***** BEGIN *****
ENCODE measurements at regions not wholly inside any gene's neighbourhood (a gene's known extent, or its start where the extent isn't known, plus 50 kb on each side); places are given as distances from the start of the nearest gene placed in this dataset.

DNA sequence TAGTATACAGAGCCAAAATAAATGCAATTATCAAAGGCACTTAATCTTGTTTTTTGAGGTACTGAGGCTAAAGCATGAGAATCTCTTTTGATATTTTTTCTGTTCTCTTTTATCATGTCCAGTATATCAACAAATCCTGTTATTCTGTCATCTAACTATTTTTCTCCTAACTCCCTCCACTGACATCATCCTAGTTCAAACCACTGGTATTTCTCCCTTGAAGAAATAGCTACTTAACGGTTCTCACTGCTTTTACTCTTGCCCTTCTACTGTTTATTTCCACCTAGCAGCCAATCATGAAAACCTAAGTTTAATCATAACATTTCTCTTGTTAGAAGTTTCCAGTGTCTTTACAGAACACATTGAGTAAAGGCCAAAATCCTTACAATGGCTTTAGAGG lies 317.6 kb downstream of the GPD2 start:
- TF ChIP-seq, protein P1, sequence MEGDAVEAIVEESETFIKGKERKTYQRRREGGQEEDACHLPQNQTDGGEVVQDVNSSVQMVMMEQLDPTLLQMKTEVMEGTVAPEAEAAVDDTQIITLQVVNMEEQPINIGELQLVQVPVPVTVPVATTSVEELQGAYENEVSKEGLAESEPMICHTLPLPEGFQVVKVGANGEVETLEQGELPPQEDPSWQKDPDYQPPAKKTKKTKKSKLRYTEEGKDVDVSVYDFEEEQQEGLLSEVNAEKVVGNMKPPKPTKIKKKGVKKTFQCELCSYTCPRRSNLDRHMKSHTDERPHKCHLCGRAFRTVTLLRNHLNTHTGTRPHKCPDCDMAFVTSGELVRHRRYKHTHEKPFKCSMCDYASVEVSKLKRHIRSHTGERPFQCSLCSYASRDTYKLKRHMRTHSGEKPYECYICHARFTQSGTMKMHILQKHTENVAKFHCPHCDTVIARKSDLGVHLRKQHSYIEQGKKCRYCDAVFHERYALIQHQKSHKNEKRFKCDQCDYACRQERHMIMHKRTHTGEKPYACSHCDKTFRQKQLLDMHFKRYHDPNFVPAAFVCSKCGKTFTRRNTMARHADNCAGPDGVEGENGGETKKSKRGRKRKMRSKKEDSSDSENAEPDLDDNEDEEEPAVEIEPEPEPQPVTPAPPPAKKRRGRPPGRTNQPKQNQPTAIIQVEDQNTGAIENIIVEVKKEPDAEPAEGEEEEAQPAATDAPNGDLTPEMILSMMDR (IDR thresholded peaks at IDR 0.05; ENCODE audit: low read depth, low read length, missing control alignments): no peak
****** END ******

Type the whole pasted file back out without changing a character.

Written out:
ENCODE measurements at regions not wholly inside any gene's neighbourhood (a gene's known extent, or its start where the extent isn't known, plus 50 kb on each side); places are given as distances from the start of the nearest gene placed in this dataset.

DNA sequence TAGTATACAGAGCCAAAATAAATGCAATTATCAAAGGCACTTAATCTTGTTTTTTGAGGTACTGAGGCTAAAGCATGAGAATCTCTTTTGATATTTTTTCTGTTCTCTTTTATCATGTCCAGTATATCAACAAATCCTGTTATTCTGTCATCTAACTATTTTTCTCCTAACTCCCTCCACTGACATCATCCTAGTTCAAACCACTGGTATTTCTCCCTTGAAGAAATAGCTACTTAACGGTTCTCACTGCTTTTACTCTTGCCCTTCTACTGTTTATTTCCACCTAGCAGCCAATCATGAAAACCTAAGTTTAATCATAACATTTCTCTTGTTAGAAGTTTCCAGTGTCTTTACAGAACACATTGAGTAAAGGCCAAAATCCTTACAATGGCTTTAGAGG lies 317.6 kb downstream of the GPD2 start:
- TF ChIP-seq, protein P1, sequence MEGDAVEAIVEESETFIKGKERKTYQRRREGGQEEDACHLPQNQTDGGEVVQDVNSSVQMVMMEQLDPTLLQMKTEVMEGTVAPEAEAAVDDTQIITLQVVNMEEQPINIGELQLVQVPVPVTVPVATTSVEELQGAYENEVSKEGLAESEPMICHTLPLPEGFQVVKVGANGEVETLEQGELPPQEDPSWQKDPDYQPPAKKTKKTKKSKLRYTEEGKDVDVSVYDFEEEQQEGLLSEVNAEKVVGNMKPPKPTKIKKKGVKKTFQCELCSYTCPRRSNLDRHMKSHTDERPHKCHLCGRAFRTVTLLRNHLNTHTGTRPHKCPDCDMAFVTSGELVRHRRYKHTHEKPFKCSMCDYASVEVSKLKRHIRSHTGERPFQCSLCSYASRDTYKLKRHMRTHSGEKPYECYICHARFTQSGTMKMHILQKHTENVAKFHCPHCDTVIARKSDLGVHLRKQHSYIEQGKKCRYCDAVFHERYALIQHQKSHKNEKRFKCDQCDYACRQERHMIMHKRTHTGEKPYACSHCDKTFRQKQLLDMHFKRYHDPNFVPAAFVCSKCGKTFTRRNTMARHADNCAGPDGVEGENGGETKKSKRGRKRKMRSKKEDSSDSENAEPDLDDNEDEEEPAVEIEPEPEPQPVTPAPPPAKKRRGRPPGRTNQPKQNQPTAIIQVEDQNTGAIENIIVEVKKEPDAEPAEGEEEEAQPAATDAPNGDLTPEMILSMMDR (IDR thresholded peaks at IDR 0.05; ENCODE audit: low read depth, low read length, missing control alignments): no peak